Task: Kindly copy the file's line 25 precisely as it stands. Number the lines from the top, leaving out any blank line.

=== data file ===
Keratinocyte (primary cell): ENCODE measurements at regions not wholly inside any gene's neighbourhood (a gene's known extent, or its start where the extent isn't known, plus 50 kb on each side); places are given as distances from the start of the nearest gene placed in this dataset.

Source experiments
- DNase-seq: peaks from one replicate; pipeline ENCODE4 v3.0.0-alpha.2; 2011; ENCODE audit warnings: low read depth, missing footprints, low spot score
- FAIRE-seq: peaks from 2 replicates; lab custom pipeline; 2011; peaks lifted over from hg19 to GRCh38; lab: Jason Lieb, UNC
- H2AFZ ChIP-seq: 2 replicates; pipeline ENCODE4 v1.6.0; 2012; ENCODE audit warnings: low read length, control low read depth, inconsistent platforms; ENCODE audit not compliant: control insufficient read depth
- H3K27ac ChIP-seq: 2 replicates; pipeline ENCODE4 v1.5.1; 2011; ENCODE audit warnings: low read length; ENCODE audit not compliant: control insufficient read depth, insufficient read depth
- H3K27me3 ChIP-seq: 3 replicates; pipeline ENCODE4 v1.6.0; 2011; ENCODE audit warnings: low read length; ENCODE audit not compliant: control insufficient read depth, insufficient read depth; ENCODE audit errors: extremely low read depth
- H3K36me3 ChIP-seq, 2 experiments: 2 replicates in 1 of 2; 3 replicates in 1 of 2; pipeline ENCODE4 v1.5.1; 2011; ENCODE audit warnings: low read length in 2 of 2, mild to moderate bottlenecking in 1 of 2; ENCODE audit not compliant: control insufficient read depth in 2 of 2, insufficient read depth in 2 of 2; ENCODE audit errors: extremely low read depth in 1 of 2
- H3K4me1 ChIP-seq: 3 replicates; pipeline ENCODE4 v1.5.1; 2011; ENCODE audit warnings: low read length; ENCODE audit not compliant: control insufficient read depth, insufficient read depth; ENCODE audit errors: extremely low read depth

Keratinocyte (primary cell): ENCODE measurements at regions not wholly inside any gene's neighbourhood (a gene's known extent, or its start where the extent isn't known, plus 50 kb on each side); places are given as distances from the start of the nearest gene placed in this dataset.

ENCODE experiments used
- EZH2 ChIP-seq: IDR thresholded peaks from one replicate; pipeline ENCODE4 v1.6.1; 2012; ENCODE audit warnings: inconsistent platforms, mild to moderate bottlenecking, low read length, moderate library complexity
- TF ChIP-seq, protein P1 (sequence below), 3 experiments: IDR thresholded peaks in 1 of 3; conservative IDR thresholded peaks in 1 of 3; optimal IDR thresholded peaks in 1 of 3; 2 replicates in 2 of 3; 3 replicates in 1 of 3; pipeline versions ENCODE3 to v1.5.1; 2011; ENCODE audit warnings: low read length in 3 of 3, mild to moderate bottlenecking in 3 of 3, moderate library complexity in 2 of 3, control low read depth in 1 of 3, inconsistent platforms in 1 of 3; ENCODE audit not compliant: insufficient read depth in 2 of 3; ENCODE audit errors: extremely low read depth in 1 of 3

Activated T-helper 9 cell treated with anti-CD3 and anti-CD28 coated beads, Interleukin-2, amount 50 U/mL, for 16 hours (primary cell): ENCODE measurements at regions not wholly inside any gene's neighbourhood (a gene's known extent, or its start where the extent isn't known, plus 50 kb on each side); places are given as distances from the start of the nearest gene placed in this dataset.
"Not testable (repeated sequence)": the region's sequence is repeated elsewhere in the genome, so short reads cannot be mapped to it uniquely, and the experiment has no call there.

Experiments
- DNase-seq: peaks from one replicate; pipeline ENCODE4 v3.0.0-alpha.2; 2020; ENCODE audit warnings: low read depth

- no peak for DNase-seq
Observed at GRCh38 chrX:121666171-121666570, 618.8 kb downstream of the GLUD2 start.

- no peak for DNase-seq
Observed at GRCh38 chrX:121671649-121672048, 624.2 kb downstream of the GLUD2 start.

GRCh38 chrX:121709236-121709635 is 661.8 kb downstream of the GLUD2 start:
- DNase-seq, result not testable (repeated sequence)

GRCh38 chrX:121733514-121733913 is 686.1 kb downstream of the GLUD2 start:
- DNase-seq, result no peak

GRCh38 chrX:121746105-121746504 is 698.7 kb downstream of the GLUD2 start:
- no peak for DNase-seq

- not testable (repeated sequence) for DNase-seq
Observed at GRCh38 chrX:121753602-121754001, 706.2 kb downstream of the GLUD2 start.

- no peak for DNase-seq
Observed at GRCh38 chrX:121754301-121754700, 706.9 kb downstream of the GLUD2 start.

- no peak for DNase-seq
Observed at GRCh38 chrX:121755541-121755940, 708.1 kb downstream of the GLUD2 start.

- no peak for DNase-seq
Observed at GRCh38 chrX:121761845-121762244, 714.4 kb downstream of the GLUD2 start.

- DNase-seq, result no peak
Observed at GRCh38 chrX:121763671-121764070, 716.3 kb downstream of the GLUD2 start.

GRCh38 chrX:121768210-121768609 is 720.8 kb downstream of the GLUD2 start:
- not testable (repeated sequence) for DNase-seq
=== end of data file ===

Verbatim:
- DNase-seq, result no peak